Why Is It So Much Easier to Organize Everyone Else’s Stuff?

People have often said to me, “I can help other people get their stuff organized, but with my own stuff it’s different” or “I have no trouble staying organized at work, but I can’t seem to do the same thing at home.”  Why is this?

There are several reasons. We have no history with other people’s stuff. We didn’t pay for it, get it as a gift, or inherit it. It doesn’t evoke memories, good or bad. We haven’t moved it with us from place to place. To us, it is just “a thing.” Therefore, we have a heightened level of objectivity; we can think more clearly. Also, if it isn’t ours we can just put things in order and leave. We don’t have to find things or put them away.

Your own stuff is different! There is history. You do have feelings about it. You live with it. Your stuff has more significance. And often there is so much more of it. Ownership makes the difference.

As far as being more organized at work and not at home is concerned, there is usually more structure in the workplace and certainly a more clear definition of what needs to be accomplished from day to day. We are getting paid to do our job, and if we don’t do what is necessary, we may lose our job.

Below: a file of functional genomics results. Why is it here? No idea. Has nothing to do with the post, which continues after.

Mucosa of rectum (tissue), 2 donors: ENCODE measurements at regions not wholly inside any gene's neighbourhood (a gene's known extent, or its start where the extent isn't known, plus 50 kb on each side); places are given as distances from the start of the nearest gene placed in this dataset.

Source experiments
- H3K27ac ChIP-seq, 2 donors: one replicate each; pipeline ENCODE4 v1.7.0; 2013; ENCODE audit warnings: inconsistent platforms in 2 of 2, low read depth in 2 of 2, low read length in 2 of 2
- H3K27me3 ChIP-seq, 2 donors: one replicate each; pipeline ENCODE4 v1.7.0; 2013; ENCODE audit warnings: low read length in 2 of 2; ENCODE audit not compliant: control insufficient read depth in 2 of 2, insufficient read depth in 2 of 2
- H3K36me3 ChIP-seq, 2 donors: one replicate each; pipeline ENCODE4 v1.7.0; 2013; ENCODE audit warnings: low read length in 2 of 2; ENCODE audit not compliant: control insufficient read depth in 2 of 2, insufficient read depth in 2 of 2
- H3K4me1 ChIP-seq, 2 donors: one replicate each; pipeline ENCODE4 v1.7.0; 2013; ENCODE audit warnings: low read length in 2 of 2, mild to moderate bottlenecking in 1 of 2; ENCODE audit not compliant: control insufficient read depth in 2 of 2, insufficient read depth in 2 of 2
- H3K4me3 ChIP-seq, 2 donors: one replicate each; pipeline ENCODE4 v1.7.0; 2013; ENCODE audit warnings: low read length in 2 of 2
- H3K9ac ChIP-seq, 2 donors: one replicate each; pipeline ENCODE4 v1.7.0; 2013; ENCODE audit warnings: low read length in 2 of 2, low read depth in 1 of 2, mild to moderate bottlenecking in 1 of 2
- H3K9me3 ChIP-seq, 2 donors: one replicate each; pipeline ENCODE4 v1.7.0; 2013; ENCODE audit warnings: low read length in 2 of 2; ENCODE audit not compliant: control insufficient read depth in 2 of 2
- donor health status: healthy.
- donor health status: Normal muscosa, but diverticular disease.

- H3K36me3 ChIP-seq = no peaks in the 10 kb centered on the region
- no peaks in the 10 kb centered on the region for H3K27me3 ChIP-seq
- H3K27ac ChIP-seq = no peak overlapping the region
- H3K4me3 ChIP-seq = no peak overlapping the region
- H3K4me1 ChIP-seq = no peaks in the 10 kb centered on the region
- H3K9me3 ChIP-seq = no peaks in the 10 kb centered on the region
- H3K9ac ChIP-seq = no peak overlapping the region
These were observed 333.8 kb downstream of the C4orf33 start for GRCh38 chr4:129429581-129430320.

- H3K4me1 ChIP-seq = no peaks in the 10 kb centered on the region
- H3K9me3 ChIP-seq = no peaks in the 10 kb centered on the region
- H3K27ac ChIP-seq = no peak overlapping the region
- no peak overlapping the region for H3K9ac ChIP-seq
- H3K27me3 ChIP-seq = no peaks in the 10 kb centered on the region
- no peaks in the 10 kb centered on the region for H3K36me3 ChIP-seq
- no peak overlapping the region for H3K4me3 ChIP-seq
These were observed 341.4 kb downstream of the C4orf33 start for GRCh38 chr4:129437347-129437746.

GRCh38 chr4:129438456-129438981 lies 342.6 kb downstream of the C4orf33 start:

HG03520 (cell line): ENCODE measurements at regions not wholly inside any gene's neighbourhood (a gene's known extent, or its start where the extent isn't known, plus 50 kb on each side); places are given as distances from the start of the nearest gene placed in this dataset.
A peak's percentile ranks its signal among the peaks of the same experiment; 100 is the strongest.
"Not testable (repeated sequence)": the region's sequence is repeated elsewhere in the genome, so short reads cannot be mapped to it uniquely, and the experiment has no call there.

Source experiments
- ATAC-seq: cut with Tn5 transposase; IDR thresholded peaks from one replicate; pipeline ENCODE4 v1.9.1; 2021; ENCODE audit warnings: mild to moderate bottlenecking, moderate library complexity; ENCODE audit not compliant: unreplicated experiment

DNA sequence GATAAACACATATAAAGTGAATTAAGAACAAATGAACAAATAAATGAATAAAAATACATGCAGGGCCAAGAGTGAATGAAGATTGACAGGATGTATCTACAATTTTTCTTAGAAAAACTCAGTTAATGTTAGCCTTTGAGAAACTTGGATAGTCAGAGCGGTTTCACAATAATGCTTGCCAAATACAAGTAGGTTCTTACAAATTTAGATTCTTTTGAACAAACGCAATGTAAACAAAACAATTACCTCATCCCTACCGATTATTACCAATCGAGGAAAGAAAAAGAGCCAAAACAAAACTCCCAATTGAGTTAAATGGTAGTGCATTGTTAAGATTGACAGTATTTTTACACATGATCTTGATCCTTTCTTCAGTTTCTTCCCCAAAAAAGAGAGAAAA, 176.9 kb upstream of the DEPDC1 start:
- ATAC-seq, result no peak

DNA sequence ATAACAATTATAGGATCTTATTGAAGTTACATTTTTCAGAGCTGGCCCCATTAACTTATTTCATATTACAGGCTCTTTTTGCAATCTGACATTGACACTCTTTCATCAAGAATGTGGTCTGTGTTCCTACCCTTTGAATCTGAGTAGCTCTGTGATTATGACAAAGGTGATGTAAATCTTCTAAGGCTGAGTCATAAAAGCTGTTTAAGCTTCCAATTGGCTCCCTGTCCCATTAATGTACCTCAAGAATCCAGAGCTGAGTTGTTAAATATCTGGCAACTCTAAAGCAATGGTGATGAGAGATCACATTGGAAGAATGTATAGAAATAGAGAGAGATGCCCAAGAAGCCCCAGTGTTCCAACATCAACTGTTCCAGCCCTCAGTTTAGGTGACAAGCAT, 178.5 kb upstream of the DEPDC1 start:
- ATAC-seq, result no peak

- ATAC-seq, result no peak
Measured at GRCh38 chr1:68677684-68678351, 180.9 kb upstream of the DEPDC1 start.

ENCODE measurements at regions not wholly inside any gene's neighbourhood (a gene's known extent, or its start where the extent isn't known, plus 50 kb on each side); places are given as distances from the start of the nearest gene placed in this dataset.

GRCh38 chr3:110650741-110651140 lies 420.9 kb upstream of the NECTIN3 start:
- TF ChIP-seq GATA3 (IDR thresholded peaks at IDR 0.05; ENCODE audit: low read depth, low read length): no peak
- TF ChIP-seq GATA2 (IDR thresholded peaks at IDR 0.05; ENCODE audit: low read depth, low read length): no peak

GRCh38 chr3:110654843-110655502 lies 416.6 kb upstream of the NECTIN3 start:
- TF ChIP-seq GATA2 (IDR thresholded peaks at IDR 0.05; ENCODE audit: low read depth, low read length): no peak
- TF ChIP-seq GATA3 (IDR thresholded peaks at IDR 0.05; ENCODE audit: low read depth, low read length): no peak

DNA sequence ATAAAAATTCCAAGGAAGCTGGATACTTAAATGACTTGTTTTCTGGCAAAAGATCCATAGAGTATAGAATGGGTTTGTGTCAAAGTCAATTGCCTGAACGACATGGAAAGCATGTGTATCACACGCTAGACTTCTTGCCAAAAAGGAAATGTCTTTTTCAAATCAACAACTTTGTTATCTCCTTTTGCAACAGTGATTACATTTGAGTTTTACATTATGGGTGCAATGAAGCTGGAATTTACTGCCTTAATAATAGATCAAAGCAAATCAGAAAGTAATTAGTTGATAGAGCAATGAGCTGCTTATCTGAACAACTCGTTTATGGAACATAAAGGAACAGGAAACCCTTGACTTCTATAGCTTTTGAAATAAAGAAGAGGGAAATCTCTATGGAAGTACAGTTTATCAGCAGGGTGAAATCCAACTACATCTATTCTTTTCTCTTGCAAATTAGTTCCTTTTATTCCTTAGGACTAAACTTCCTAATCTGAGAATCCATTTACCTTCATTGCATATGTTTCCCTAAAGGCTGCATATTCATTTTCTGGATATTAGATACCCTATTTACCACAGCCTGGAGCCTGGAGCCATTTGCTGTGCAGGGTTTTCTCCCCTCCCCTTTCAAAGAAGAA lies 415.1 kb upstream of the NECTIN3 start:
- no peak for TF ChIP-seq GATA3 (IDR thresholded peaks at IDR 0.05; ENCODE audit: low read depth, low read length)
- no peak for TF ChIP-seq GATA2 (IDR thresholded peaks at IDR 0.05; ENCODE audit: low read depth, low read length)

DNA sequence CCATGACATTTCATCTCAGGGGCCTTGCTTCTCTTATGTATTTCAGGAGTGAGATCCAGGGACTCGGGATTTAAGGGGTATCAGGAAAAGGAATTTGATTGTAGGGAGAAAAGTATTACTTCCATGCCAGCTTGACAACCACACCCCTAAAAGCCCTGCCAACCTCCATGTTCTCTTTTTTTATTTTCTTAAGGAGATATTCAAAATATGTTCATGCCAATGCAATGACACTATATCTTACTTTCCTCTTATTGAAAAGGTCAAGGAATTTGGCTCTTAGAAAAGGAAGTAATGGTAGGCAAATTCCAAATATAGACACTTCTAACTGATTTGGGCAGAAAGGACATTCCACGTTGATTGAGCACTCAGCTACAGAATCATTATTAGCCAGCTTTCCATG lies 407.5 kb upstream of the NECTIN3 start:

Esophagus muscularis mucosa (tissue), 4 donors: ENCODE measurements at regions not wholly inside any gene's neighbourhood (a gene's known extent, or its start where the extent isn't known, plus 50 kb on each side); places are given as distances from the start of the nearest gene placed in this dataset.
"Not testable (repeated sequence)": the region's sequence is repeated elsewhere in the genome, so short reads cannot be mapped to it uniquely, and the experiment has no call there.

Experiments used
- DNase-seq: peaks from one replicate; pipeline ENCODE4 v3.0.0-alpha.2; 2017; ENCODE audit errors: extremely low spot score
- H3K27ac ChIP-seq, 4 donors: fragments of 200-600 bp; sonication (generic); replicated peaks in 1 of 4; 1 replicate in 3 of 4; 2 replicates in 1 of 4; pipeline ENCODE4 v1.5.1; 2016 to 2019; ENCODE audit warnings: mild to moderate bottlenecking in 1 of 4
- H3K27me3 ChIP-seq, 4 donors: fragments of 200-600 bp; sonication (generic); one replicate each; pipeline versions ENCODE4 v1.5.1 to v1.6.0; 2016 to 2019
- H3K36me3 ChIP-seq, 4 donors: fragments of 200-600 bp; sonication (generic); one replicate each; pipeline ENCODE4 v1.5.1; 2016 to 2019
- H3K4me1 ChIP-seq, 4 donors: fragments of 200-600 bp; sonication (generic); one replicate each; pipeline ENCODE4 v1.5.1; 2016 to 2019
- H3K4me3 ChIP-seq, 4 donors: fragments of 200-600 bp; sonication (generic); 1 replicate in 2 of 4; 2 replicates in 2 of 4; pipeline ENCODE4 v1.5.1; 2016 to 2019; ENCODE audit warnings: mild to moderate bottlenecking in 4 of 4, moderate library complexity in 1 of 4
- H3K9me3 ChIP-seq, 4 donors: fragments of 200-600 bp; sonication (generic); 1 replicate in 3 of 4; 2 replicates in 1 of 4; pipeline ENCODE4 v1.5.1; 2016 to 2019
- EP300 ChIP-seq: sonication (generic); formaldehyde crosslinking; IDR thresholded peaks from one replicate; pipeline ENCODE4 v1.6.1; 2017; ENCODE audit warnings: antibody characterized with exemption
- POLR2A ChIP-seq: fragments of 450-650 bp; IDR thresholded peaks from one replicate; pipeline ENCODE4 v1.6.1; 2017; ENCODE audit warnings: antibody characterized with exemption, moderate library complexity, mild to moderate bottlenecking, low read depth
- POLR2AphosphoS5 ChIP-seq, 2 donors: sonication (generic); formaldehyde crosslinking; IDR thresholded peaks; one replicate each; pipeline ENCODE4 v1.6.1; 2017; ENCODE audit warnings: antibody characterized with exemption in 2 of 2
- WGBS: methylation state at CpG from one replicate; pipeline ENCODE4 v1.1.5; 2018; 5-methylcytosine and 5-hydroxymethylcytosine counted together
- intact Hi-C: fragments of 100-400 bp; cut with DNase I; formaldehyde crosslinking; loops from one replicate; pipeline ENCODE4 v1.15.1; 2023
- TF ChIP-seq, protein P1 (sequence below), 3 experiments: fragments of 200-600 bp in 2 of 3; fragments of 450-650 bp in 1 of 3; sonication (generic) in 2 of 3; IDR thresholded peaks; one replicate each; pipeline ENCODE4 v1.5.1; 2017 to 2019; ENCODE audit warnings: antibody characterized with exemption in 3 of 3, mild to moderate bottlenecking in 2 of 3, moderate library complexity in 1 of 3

In our own homes, we are often not clear about what to do. We are tired, and losing the job is not an option (although we sometimes fantasize about running away). Wherever we live, we have food preparation, cleaning, laundry, etc. to do. Even if we are able to hire help, we still carry some level of responsibility for our stuff and our daily chores.

So what does all this matter? The point is if we’re good at organizing other people’s stuff and we want to be good at organizing our own, we need to adopt the same mentality we have toward other people’s stuff. We need to move in the direction of objectivity–less emotion and more reason. We need to take the time to get clear about what we are attempting to accomplish and to be as kind, patient, and helpful with ourselves as we are with others. And if we need help, we need to be willing to get it.

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Florence Feldman

Florence Feldman has lived through a lot of different situations, from finding herself an overwhelmed single mom at 28 to caregiving for her mother with dementia for 6 years to surviving cancer. Florence learned to organize to survive. Along the way, she became a professional organizing consultant, and for more than 30 years has been helping others get unstuck and find freedom. At the ripe young age of 68, she produced an award-winning documentary that has offered encouragement to hundreds of caregivers. Florence has also been speaking for most of her adult life, delighting audiences by dealing with deep and sensitive topics with humor and candor.

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